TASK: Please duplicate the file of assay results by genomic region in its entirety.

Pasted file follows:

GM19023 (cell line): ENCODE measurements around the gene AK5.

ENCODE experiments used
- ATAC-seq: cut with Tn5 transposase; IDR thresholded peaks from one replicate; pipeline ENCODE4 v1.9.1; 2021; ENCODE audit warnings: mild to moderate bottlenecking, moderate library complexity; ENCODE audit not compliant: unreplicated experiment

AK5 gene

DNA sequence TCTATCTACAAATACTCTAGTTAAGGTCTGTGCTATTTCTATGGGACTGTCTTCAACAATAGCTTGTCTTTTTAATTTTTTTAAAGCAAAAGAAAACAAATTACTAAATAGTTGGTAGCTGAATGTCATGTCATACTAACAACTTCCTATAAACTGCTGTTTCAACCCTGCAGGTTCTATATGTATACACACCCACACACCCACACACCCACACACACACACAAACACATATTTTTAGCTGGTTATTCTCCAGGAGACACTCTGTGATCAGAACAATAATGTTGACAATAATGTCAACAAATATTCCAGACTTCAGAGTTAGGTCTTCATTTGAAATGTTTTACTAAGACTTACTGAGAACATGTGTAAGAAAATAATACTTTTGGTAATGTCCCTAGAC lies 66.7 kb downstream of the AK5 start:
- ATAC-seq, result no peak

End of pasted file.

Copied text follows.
GM19023 (cell line): ENCODE measurements around the gene AK5.

ENCODE experiments used
- ATAC-seq: cut with Tn5 transposase; IDR thresholded peaks from one replicate; pipeline ENCODE4 v1.9.1; 2021; ENCODE audit warnings: mild to moderate bottlenecking, moderate library complexity; ENCODE audit not compliant: unreplicated experiment

AK5 gene

DNA sequence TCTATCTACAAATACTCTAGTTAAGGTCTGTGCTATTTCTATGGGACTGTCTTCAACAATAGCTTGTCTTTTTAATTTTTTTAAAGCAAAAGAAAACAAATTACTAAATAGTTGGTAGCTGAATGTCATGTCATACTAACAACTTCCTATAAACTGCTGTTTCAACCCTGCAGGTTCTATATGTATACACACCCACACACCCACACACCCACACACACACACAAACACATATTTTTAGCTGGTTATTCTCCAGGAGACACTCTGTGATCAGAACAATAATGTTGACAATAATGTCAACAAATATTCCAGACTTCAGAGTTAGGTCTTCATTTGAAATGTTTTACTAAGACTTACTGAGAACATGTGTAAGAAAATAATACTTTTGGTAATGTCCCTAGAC lies 66.7 kb downstream of the AK5 start:
- ATAC-seq, result no peak